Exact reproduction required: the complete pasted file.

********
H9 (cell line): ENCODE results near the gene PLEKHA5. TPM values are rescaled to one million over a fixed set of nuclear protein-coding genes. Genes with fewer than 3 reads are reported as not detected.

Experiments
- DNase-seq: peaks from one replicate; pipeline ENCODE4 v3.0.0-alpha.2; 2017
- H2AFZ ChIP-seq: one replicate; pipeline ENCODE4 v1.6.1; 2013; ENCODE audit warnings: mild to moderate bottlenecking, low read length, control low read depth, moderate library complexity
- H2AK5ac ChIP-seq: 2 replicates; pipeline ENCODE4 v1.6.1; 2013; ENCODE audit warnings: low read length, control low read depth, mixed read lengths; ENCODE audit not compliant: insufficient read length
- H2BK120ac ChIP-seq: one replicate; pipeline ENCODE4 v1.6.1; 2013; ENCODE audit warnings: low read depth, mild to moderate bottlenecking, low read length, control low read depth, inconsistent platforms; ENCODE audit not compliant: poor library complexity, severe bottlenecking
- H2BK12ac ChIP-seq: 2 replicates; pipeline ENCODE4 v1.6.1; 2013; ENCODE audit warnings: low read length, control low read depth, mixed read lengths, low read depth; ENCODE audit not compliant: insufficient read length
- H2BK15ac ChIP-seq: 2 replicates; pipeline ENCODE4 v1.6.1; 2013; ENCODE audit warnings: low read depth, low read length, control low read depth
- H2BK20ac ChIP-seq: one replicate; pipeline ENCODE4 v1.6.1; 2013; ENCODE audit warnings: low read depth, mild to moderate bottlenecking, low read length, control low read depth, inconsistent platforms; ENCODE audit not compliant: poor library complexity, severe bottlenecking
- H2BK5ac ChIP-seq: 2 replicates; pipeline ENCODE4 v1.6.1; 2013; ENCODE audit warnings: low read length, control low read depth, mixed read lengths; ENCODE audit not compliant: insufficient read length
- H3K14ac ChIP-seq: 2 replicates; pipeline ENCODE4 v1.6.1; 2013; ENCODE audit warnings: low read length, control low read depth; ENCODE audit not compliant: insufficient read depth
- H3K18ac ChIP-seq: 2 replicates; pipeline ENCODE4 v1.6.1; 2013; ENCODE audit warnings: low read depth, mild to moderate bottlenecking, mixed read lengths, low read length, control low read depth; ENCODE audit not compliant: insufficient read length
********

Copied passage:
H9 (cell line): ENCODE results near the gene PLEKHA5. TPM values are rescaled to one million over a fixed set of nuclear protein-coding genes. Genes with fewer than 3 reads are reported as not detected.

Experiments
- DNase-seq: peaks from one replicate; pipeline ENCODE4 v3.0.0-alpha.2; 2017
- H2AFZ ChIP-seq: one replicate; pipeline ENCODE4 v1.6.1; 2013; ENCODE audit warnings: mild to moderate bottlenecking, low read length, control low read depth, moderate library complexity
- H2AK5ac ChIP-seq: 2 replicates; pipeline ENCODE4 v1.6.1; 2013; ENCODE audit warnings: low read length, control low read depth, mixed read lengths; ENCODE audit not compliant: insufficient read length
- H2BK120ac ChIP-seq: one replicate; pipeline ENCODE4 v1.6.1; 2013; ENCODE audit warnings: low read depth, mild to moderate bottlenecking, low read length, control low read depth, inconsistent platforms; ENCODE audit not compliant: poor library complexity, severe bottlenecking
- H2BK12ac ChIP-seq: 2 replicates; pipeline ENCODE4 v1.6.1; 2013; ENCODE audit warnings: low read length, control low read depth, mixed read lengths, low read depth; ENCODE audit not compliant: insufficient read length
- H2BK15ac ChIP-seq: 2 replicates; pipeline ENCODE4 v1.6.1; 2013; ENCODE audit warnings: low read depth, low read length, control low read depth
- H2BK20ac ChIP-seq: one replicate; pipeline ENCODE4 v1.6.1; 2013; ENCODE audit warnings: low read depth, mild to moderate bottlenecking, low read length, control low read depth, inconsistent platforms; ENCODE audit not compliant: poor library complexity, severe bottlenecking
- H2BK5ac ChIP-seq: 2 replicates; pipeline ENCODE4 v1.6.1; 2013; ENCODE audit warnings: low read length, control low read depth, mixed read lengths; ENCODE audit not compliant: insufficient read length
- H3K14ac ChIP-seq: 2 replicates; pipeline ENCODE4 v1.6.1; 2013; ENCODE audit warnings: low read length, control low read depth; ENCODE audit not compliant: insufficient read depth
- H3K18ac ChIP-seq: 2 replicates; pipeline ENCODE4 v1.6.1; 2013; ENCODE audit warnings: low read depth, mild to moderate bottlenecking, mixed read lengths, low read length, control low read depth; ENCODE audit not compliant: insufficient read length